BUSINESS DEVELOPMENT 1
Health concerns such as obesity and overweight in the community haveprovoked media attention regarding the nature of products supplied byMcDonalds as a key player in the food industry. The media points outthat the company is supplying inappropriate products responsible forthese problems. Therefore, this threatens the future of the companynecessitating the leadership to take an appropriate action to solvethe problem. The leadership’s desire to diversify operations intoother non-food industry is very sensitive and presents numerous riskshence thorough evaluation of the strategy, and exploration ofalternative approaches is crucial. The nominal group technique (NGT)is thus the best tool in proposing the best decision for McDonald’sleadership.
One key solution is that McDonalds has to establish a goodrelationship with the media to reduce its hostility against theproducts supplied by the company. The idea is that the press has thegreatest influence in setting the agenda and directs the masses inmaking a decision regarding critical issues affecting the society(Davie & Maher, 2006). In this approach, McDonalds will overcomethe problem within a short time and without the necessity ofmodifying its operations. The idea will involve discussions withvarious major media organizations and prominent journalists regardingthe adverse effects of their campaign on the profitability of theindustry. Here, the aim is to provide an understanding relating tothe significance of the company’s products to the community and theundesirable impacts on the economy following a collapse of theenterprise.
Perhaps, establishing a friendship with the media appears moreunethical and may lead to corrupt practices such as bribery. Also,the method is prone to failure especially when some of the concernsraised seem reasonable. Therefore, as suggested by Fox and Hillsdon(2007), it is appropriate for McDonalds to educate the consumersregarding the nutritional value of its products. The idea is thatMcDonald’s leadership has to prove that health related problemssuch as obesity may also be occurring because of the modern ways oflife such as inactivity caused by advancement in technology that haseased transport, communication, and other activities. For example,online shopping enables people to acquire goods and services at homesocial media allows people to interact through the internet,automation of most processes in production has made production almostnon-physical that continue to deny people chances of exercisingleading to health problems such as overweight. This approach looksmore professional and efficient in eliminating the problem since thecompany will move out of the blame that its products are the onlysource of the health problems that the society faces.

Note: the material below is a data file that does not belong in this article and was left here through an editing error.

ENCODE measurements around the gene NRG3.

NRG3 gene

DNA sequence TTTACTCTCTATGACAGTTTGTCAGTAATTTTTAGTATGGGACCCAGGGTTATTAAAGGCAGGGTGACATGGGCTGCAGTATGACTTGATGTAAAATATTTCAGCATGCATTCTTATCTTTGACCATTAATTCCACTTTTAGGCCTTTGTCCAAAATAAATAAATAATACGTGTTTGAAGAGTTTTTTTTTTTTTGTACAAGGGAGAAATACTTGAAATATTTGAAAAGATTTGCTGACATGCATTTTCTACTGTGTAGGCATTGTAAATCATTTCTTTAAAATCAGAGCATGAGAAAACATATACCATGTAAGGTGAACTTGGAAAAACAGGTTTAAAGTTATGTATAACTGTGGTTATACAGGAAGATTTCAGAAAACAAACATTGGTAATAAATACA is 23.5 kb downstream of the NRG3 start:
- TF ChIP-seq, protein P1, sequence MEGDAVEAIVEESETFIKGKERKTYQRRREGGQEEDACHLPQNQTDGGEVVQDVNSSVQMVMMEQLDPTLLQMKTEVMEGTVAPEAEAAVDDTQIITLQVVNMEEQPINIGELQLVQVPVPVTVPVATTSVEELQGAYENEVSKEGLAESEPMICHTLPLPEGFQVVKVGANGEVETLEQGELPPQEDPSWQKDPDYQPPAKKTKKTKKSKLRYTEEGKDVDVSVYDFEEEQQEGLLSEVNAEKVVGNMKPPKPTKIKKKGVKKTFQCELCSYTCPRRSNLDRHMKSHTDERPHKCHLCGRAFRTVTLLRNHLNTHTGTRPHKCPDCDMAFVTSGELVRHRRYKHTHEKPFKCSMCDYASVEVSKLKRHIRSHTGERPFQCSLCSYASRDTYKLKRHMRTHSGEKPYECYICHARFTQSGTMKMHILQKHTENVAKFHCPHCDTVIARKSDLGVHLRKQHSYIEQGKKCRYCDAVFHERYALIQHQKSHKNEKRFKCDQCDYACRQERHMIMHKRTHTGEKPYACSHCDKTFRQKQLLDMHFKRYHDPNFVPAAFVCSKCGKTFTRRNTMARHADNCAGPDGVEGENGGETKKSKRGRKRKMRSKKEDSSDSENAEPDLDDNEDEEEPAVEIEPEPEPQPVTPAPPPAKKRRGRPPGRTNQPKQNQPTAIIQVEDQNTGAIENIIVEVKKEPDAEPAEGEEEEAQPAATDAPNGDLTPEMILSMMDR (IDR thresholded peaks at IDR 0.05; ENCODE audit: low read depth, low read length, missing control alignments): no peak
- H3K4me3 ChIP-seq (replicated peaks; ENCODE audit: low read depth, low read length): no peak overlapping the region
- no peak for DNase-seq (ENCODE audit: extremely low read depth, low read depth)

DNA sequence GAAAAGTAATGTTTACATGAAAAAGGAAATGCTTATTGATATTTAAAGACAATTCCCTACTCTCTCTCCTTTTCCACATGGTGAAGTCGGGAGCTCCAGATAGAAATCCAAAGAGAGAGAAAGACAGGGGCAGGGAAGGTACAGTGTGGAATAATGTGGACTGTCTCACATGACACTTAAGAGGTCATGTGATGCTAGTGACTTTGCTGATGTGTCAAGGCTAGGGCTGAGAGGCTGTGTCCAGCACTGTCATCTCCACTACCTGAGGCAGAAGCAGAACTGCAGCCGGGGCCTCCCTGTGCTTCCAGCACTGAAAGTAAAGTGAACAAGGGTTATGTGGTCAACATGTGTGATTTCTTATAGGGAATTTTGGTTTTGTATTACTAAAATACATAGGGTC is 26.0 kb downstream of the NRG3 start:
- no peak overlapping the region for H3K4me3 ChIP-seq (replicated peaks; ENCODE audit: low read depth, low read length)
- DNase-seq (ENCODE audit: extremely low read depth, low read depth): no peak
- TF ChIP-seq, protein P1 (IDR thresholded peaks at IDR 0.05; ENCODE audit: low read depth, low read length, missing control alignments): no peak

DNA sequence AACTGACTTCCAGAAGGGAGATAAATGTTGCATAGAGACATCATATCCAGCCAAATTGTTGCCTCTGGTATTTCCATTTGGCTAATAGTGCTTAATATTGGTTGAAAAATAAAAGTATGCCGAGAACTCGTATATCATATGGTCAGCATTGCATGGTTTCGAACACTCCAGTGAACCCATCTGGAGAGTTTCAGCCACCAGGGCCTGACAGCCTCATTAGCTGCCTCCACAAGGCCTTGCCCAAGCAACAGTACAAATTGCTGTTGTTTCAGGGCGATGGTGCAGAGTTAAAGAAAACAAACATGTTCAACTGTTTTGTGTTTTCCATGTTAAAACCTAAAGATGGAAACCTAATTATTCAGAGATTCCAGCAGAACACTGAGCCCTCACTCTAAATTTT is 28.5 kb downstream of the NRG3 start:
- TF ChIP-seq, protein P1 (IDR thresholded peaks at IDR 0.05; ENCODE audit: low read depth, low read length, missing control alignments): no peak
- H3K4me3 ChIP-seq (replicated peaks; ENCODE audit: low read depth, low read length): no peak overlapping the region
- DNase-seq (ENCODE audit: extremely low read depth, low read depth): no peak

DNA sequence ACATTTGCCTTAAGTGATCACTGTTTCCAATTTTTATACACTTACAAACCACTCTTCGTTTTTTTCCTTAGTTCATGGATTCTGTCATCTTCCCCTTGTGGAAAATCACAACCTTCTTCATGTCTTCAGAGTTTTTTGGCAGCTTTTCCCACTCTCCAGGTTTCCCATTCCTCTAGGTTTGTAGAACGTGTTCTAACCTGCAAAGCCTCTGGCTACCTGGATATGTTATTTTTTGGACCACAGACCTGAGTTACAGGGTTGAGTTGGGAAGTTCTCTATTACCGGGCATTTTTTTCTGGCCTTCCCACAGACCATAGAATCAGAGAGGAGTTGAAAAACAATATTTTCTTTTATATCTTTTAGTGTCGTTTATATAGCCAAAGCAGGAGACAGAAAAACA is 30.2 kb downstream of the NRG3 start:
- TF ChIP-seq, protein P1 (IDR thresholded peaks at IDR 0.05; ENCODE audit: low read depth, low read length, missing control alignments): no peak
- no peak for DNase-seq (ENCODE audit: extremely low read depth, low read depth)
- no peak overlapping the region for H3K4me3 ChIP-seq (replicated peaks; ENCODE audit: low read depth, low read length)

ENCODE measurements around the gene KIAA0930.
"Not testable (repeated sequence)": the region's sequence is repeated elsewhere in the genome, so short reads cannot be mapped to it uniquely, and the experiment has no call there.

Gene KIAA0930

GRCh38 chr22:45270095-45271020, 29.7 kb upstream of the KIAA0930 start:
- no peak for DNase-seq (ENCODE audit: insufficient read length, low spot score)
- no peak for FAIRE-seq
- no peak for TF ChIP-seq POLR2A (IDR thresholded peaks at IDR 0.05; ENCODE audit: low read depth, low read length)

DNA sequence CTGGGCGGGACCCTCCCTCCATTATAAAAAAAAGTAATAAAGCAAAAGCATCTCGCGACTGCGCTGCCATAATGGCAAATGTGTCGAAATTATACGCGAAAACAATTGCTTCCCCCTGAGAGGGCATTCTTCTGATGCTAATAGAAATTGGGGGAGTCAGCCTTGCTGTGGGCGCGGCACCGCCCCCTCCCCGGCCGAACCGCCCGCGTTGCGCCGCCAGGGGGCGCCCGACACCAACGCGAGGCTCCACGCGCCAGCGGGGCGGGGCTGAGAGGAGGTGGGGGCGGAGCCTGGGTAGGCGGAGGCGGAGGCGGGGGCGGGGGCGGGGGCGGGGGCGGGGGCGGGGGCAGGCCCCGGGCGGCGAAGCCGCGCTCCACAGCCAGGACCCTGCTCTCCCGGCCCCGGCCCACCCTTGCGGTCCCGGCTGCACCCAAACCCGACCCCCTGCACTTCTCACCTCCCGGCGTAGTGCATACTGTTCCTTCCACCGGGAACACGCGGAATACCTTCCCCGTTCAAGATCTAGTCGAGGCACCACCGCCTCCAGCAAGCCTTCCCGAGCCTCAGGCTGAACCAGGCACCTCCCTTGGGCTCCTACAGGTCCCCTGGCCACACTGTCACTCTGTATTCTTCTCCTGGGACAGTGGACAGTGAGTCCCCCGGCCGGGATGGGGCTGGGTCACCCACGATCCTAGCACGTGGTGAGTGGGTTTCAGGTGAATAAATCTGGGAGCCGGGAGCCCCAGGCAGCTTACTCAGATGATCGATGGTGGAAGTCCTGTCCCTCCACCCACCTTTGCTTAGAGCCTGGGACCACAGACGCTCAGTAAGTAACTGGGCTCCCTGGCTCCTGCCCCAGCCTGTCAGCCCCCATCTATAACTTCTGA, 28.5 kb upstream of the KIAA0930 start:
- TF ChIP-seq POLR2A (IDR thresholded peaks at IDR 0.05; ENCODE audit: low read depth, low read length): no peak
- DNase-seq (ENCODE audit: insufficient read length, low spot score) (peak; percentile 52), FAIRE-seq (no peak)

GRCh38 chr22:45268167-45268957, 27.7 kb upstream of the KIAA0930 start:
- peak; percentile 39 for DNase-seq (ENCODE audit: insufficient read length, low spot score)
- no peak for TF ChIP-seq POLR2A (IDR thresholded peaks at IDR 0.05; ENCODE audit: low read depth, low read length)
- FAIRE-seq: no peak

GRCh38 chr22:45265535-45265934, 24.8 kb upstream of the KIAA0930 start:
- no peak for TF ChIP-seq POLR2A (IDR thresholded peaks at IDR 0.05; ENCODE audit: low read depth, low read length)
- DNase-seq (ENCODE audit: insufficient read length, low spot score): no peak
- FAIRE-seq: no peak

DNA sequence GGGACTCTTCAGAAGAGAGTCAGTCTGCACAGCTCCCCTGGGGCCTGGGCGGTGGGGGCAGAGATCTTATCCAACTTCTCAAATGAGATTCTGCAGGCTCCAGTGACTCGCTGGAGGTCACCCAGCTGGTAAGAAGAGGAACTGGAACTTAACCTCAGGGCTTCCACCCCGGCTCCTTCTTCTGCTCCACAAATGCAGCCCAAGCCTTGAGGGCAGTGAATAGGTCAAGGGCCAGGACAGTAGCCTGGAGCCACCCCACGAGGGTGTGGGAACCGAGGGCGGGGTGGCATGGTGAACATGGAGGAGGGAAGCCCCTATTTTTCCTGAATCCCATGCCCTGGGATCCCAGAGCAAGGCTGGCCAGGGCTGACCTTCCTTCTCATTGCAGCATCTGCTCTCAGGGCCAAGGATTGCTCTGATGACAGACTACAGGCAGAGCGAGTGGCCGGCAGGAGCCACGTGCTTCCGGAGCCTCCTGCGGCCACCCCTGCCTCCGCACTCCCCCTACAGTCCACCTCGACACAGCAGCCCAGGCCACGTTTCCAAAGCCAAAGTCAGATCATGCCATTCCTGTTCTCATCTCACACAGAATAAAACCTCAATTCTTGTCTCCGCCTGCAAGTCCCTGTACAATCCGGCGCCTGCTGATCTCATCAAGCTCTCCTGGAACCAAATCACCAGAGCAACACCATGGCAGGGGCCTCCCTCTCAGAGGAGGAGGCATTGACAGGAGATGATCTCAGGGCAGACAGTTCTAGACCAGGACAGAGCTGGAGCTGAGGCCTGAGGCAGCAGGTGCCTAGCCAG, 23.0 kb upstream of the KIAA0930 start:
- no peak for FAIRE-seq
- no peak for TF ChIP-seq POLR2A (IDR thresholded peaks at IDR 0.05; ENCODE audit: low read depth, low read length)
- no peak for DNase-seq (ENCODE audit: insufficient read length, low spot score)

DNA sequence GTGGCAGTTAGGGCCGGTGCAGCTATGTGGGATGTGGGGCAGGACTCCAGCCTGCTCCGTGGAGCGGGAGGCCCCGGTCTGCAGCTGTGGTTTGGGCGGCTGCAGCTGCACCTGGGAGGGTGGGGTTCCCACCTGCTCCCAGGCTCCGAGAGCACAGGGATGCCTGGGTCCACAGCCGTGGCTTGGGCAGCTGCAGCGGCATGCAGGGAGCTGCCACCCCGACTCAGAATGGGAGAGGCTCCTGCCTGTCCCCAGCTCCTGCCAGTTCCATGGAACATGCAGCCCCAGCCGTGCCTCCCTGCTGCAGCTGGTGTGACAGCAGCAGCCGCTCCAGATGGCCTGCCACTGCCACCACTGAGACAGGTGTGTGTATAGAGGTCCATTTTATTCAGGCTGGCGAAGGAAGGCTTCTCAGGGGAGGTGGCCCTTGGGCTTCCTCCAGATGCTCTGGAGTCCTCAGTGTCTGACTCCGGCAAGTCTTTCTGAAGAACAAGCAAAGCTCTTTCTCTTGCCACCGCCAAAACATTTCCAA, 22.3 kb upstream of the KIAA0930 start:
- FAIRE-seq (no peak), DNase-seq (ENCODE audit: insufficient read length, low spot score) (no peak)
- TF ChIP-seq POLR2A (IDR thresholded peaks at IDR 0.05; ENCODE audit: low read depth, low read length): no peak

Most probably, the media has genuine grounds regarding thenutritional value of the products supplied by the company and hasobserved no changes over a long time. The idea is that the media willchange for the company once it continues to observe desirableimprovement on the safety and health of the products. Hence,McDonalds must investigate the claims raised by the media and modifyits products to address the concerns raised. In this approach, thecompany will incur low costs compared to the idea of venturing intonew business. Also, modification of the products may help the companyto earn the reputation of being the most innovative player in theindustry that will help in winning consumer loyalty (Hitt, Hoskisson& Kim, 1997).
Conceivably, McDonalds will address the problem through increasedfocus and differentiation of its products. In this approach, eachproduct brand must fit a specific group of consumers appropriately todiscourage the consumption of inappropriate foods (Rahman &Harding, 2013). The approach is easier to implement at low costs andwill reduce the possibility of developing related health problems,which will influence a friendlier relationship with the media and thepublic. The idea is also effective because the company will bedemonstrating its commitment to protecting the health of consumersrather than profit maximization that will also influence consumerloyalty and engagement. Linked to this, McDonalds has to strengthenits corporate social responsibility that in the current world hasproved effective in establishing a friendly relationship withconsumers and other stakeholders. In this case, the media will feelunfair to announce the negative aspects of the products supplied bythe company.